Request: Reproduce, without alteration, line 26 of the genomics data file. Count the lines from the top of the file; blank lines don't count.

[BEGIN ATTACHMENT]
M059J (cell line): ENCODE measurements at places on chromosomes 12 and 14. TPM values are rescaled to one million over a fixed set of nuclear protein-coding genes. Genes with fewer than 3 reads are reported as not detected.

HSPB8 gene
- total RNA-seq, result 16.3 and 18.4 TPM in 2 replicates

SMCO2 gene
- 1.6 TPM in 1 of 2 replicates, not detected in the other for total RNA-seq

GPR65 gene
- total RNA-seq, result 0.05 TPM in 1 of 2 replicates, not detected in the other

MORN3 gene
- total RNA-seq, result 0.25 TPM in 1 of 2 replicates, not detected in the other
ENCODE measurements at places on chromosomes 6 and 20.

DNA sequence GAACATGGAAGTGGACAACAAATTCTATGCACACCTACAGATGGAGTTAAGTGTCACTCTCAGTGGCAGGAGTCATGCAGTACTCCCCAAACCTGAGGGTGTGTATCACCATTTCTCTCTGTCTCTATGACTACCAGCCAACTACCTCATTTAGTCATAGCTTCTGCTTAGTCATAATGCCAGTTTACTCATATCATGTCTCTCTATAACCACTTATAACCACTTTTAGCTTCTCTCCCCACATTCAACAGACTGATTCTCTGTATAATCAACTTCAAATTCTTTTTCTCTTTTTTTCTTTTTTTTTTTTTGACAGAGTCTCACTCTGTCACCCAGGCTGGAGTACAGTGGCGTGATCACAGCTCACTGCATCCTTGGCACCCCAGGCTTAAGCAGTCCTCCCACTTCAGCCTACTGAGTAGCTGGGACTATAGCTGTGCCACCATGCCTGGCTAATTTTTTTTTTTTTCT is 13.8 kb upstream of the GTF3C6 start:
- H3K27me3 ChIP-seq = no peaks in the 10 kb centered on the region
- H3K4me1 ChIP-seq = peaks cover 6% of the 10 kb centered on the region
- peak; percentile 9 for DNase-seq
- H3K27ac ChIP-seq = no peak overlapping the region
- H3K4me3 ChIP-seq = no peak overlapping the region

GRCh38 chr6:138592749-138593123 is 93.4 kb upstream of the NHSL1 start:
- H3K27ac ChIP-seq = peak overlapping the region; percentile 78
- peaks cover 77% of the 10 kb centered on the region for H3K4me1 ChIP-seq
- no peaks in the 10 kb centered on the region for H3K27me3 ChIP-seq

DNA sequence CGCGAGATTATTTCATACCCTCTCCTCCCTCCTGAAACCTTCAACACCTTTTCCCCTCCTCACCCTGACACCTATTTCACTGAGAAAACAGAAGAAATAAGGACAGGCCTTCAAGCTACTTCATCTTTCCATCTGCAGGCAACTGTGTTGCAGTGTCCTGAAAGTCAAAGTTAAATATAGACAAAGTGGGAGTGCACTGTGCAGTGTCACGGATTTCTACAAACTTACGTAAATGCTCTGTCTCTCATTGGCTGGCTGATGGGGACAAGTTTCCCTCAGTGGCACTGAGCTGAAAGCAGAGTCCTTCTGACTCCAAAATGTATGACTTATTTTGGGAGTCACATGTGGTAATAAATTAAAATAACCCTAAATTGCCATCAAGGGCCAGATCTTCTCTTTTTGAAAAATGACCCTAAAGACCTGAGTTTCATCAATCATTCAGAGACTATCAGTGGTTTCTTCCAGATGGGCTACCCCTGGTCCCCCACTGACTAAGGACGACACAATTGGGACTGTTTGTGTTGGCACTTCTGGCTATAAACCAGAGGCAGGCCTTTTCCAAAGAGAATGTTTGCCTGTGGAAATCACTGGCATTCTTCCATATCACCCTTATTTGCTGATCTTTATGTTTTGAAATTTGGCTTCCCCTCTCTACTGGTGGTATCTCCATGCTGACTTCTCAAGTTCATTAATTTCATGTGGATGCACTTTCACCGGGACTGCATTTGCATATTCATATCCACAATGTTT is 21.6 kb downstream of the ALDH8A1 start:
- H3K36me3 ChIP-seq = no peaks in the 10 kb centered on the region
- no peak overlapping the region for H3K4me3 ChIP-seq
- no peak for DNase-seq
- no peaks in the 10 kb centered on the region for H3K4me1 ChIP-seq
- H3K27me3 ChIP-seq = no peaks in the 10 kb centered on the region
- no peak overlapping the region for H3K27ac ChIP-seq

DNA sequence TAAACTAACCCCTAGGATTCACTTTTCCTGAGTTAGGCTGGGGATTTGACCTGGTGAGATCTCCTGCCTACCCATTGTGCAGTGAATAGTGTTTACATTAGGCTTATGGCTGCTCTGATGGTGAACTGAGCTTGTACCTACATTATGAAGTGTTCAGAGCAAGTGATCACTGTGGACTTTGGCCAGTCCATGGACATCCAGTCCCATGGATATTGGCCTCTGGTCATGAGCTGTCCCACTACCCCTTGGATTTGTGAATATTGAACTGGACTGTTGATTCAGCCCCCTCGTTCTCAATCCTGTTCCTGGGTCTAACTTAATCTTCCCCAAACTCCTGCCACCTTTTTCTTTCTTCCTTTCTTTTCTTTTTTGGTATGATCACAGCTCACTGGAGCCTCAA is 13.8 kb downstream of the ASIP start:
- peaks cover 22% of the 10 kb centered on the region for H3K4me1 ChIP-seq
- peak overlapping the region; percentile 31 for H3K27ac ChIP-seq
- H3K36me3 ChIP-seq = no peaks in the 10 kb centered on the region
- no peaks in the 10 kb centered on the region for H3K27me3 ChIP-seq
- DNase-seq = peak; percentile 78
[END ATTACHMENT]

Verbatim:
- H3K27me3 ChIP-seq = no peaks in the 10 kb centered on the region